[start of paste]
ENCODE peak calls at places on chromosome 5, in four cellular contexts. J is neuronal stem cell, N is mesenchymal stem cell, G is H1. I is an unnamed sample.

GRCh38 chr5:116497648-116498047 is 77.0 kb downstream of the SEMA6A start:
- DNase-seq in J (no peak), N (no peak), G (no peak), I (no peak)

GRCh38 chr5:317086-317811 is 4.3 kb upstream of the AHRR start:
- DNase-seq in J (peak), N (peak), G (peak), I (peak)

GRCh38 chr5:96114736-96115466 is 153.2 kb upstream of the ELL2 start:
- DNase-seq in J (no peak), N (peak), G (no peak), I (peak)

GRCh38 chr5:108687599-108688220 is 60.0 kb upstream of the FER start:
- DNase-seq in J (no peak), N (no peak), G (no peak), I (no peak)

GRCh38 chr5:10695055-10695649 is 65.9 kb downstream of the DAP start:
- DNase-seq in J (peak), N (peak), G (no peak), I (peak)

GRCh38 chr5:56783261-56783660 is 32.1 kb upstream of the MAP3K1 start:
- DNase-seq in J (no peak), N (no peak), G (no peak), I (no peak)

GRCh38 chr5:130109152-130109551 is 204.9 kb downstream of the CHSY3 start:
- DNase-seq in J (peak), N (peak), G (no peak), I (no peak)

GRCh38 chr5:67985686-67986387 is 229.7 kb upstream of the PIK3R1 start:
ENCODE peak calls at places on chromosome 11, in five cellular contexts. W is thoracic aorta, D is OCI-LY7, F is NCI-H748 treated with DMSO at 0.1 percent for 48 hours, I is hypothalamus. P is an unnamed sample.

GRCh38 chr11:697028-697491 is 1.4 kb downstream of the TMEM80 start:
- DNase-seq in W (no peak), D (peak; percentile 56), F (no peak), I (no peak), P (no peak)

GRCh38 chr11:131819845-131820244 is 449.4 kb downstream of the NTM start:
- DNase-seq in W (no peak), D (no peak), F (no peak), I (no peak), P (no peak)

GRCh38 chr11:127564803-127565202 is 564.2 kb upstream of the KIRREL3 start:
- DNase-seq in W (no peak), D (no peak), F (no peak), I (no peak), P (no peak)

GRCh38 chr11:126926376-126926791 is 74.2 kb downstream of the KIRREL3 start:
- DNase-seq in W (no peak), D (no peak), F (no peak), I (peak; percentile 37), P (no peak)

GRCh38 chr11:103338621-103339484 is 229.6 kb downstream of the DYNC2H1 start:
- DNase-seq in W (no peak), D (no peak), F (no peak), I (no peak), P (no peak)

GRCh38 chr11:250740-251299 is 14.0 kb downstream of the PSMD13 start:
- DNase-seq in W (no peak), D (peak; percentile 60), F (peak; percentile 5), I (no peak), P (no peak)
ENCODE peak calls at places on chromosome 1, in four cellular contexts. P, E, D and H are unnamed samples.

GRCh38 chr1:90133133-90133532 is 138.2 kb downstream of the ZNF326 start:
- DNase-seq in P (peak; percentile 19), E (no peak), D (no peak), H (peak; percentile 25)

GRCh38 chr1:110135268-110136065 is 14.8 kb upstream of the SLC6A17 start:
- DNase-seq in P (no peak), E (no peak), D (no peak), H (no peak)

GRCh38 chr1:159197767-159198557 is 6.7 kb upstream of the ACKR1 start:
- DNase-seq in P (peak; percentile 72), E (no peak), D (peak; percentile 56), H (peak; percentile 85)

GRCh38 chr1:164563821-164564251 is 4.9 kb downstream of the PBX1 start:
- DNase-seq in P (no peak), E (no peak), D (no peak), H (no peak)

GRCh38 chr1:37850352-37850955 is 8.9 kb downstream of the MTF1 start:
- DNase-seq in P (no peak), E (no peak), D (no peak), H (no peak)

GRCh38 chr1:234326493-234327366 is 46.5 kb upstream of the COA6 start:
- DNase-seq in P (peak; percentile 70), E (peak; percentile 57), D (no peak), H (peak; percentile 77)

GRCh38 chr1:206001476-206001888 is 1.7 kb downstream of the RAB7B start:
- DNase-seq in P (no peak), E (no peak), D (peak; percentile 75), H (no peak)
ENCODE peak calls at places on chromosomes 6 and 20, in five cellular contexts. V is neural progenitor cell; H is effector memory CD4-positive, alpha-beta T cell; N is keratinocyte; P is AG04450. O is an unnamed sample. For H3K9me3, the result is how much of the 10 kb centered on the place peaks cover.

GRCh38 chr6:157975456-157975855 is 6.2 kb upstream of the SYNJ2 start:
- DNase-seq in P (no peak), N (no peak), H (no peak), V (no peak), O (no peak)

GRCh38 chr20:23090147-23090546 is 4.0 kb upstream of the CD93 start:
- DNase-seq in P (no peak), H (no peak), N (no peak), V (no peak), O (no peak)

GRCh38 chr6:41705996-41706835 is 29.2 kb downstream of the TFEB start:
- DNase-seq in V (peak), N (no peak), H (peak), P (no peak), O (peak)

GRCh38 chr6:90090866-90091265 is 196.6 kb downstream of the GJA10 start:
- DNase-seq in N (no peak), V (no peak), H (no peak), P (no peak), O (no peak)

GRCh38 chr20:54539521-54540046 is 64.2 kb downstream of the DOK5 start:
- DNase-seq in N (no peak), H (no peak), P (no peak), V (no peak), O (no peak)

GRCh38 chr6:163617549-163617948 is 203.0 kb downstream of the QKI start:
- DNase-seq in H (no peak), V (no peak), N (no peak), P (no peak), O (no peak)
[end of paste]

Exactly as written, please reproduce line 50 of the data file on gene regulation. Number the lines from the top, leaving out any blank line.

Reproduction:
GRCh38 chr6:41705996-41706835 is 29.2 kb downstream of the TFEB start: